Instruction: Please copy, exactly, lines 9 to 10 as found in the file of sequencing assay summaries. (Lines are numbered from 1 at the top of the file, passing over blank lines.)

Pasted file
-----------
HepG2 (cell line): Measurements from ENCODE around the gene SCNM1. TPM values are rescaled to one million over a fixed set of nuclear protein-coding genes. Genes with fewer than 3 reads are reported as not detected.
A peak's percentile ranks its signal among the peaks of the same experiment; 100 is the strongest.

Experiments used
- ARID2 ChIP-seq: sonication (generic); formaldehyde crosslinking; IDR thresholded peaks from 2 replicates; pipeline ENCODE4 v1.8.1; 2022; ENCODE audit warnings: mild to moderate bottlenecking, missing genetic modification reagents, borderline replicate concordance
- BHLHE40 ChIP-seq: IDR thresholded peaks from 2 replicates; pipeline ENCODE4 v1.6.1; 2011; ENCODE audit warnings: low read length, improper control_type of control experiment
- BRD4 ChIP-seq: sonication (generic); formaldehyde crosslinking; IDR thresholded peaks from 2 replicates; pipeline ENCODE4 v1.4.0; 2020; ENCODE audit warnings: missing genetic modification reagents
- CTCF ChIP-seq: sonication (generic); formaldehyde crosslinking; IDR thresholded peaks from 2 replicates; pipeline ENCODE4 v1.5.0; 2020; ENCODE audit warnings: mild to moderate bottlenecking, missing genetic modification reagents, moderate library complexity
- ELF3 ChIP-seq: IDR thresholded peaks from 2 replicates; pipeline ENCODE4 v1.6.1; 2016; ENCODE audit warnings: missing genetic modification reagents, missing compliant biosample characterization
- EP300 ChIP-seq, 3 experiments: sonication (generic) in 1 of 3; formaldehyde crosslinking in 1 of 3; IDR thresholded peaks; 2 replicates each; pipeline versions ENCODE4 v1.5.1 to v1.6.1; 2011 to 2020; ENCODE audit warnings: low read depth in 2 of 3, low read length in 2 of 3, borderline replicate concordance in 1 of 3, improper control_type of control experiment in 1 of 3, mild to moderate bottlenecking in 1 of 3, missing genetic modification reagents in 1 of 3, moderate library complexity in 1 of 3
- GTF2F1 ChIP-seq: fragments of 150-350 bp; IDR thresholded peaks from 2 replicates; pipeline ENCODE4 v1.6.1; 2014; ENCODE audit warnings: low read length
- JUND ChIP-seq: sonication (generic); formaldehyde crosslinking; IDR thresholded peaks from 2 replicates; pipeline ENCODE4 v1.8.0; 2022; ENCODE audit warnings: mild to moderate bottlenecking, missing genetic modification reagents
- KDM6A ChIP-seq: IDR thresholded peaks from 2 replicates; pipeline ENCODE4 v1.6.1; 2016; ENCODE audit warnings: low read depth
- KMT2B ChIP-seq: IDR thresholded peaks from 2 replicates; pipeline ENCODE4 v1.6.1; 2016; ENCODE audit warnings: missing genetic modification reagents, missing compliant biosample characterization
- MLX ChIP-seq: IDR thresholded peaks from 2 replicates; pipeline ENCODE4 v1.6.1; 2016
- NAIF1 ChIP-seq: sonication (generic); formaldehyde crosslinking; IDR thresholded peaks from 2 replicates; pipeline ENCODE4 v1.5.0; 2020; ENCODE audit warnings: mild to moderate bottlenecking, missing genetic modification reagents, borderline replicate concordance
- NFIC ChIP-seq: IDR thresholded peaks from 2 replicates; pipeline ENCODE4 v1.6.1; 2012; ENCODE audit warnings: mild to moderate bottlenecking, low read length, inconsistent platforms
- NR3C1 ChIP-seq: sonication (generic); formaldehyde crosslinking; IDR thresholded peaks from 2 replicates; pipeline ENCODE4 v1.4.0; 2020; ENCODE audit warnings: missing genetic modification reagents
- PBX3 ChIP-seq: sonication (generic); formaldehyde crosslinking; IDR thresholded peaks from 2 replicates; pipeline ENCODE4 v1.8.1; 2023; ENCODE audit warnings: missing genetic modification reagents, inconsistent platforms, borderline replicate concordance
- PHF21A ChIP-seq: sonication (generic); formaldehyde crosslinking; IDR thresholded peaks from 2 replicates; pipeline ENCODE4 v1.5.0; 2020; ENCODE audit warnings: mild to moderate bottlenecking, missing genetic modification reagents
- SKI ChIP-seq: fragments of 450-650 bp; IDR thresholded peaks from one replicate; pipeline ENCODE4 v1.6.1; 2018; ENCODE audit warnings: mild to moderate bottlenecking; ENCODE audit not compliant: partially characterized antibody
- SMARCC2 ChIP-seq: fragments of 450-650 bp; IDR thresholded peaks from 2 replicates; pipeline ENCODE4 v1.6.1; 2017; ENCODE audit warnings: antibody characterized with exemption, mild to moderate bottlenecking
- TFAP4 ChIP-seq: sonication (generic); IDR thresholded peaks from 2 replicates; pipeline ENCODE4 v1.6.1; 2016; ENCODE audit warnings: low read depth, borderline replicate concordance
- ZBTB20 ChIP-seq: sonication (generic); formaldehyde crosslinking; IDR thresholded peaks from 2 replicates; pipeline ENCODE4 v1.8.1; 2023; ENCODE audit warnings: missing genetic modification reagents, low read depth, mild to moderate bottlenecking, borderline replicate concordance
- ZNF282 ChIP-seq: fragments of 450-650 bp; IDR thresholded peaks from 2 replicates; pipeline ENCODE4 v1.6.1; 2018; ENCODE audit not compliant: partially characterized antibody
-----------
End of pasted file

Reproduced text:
- EP300 ChIP-seq, 3 experiments: sonication (generic) in 1 of 3; formaldehyde crosslinking in 1 of 3; IDR thresholded peaks; 2 replicates each; pipeline versions ENCODE4 v1.5.1 to v1.6.1; 2011 to 2020; ENCODE audit warnings: low read depth in 2 of 3, low read length in 2 of 3, borderline replicate concordance in 1 of 3, improper control_type of control experiment in 1 of 3, mild to moderate bottlenecking in 1 of 3, missing genetic modification reagents in 1 of 3, moderate library complexity in 1 of 3
- GTF2F1 ChIP-seq: fragments of 150-350 bp; IDR thresholded peaks from 2 replicates; pipeline ENCODE4 v1.6.1; 2014; ENCODE audit warnings: low read length